TAKE A CHILL PILL: In Boston, Ben Volin notes Giants President & CEO John Mara has a "message for critics of the plan to push back the NFL Draft to May and stretch out the offseason activities over a longer period of time: Chill out." Mara said, “It changes the way we’ve been doing things for years, but I don’t think it’s a big deal" (BOSTON GLOBE, 5/22). In DC, Babb & Maske note pushing the Draft back to May "not only resolves a scheduling snafu," it also "represents a convenient way for the NFL to take its latest step toward a master plan of dominating the sports calendar." Yesterday's announcement could "expand pro football’s presence throughout the year -- and provide additional proof that the NFL, with its own powerful television network and a draft that’s more popular than other sports’ playoff games, is taking over the sports world." The NFL is "interested in pushing its popular scouting combine ... from late-February to mid-March, and moving the start of free agency from March to early April." The league also has raised the "possibility of further pushing back the Super Bowl, possibly to as late as the President’s Day weekend in mid-February." Goodell "technically could change the dates of the draft without the NFL Players Association’s consent." But he said that he "wants the entire process to be done cooperatively." Goodell: "This is not secretive. We share what the overall strategy is, what we’re trying to accomplish, with the players. We went to them initially to do that, to get their feedback. And we want to make sure we do it right, and that includes getting player input in that" (WASHINGTON POST, 5/22). SI.com's Peter King wrote it is "ridiculous" to use the excuse of a scheduling conflict to move the Draft. To say the NFL "couldn't find another place at Madison Square Garden or the Barclays Center in Brooklyn or any one of a score of other options in New York is insulting to the intelligence of any thinking person." King: "Say what it is: three more weeks to hype the most ridiculously overhyped event on the NFL calendar. Three more weeks for spring-programming-starved NFL Network to be relevant" (SI.com, 5/21).
HEADING INLAND? Goodell said that the Pro Bowl could "move to a mainland city as early as 2015." The HONOLULU STAR-ADVERTISER noted the game will be played in Hawaii in '14, but the NFL has "not made a commitment for the next game." Goodell also said that the NFL may "debut changes in the Pro Bowl format" this year in an effort to make the game "more exciting" (STARADVERTISER.com, 5/21).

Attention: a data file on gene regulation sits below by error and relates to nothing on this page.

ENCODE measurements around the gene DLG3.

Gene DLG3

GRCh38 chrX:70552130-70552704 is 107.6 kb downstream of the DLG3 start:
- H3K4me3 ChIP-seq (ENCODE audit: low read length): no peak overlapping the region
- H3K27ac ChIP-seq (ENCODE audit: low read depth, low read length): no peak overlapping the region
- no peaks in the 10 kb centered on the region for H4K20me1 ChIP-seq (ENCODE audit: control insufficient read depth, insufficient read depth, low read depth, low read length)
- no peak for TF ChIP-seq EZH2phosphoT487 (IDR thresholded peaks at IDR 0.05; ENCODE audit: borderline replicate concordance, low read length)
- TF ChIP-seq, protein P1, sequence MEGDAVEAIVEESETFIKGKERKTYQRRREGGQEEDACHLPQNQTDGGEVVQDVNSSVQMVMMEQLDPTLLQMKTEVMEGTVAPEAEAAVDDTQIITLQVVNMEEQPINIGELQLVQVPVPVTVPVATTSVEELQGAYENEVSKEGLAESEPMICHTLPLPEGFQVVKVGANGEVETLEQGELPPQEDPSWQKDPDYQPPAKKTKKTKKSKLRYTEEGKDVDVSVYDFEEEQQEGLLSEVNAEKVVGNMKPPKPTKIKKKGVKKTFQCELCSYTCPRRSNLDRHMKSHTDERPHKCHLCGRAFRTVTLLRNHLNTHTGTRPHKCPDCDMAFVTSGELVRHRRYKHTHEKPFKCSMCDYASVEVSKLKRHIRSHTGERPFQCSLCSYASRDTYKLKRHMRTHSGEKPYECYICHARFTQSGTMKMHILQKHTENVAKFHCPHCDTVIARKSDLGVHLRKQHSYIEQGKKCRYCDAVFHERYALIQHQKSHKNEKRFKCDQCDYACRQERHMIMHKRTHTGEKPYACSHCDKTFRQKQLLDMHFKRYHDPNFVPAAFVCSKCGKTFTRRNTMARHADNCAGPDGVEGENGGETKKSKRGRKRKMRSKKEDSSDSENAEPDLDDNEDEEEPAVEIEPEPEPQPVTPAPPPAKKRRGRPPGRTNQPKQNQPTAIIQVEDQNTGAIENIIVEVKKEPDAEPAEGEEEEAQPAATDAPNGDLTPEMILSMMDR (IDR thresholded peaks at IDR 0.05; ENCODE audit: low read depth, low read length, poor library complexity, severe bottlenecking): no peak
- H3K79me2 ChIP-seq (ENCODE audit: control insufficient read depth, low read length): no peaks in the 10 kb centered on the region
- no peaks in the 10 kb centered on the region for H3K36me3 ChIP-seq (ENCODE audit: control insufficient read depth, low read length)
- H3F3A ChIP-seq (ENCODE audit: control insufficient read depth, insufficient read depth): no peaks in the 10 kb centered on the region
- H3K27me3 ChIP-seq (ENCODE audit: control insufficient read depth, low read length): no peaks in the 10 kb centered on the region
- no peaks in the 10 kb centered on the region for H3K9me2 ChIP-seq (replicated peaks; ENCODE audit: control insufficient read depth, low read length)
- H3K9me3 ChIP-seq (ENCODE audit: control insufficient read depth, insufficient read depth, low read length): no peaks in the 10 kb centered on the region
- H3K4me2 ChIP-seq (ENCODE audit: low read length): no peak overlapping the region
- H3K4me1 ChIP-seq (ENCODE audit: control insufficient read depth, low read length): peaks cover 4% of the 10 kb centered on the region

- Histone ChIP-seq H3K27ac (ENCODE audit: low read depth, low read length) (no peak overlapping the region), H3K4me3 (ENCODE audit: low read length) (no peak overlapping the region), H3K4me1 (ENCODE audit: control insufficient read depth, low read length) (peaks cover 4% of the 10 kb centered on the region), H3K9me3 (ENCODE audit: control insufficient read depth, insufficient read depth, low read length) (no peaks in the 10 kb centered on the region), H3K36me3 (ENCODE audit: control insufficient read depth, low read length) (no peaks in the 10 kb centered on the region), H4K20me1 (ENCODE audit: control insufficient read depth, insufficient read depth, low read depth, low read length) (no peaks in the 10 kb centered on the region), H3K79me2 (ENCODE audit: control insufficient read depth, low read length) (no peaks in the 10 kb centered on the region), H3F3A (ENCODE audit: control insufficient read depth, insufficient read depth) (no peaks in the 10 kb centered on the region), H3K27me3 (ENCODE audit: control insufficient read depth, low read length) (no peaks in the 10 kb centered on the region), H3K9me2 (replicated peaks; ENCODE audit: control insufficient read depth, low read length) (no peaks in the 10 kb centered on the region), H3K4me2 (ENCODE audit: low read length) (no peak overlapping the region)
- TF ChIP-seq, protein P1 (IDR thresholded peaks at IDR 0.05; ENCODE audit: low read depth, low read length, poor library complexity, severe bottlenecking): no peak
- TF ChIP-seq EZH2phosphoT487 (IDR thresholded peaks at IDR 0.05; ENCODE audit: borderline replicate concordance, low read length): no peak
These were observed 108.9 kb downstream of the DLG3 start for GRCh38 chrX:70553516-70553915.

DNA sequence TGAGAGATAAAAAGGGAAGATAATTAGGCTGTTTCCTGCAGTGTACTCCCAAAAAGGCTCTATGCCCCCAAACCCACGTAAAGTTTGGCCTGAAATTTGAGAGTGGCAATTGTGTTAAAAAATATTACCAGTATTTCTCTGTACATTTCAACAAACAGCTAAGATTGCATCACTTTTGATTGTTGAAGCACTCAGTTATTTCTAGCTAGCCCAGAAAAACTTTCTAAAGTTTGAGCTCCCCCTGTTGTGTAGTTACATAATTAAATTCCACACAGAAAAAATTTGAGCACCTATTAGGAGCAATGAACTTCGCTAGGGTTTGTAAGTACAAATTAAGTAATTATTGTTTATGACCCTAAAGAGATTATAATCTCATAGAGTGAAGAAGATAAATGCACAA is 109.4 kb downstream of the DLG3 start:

With the Int'l Federation of Volleyball (FIVB) returning to the U.S. for the first time in nearly a decade, governing body President Ary Graca said that he eventually would "like to expand" to Florida, New Orleans or perhaps N.Y., according to Jimmy Golen of the AP. Although U.S. players remain among the elite in beach volleyball, "the sport has struggled back home." Graca said, "For me, it's impossible to get good sponsors, good TV, without being in the U.S., the land of the money, the land of the TVs. For me, it's obvious that we must invest a lot of money in these markets, for the good of the sport, and also because we need sponsors." The FIVB's backing "virtually guarantees" that the July 22-28 event in Long Beach, Calif., "will draw the best players." Graca: "This is the correct moment, the right moment to be more aggressive in this market. I'm quite sure that we can make a very, very good tournament in the United States. It's not enough to have a big success in the Olympic games, as the United States are now." Former AVP Commissioner Leonard Armato has organized the event, and "combining his experience running beach volleyball events with NBC's history broadcasting the sport helped sell the idea." Graca said, "Beach volleyball is the 16th sport in the United States; this is absurd, because in the rest of the world we are the second sport. It's only the beginning. I have a plan over the next eight years." Armato said, "I want an event that has mass appeal and not niche appeal" (AP, 5/21). Armato added, "My theory is you've got to go big or go home. If you don't do something big, don't bother in this day and age because nobody will take notice of it" (ORANGE COUNTY REGISTER, 5/22).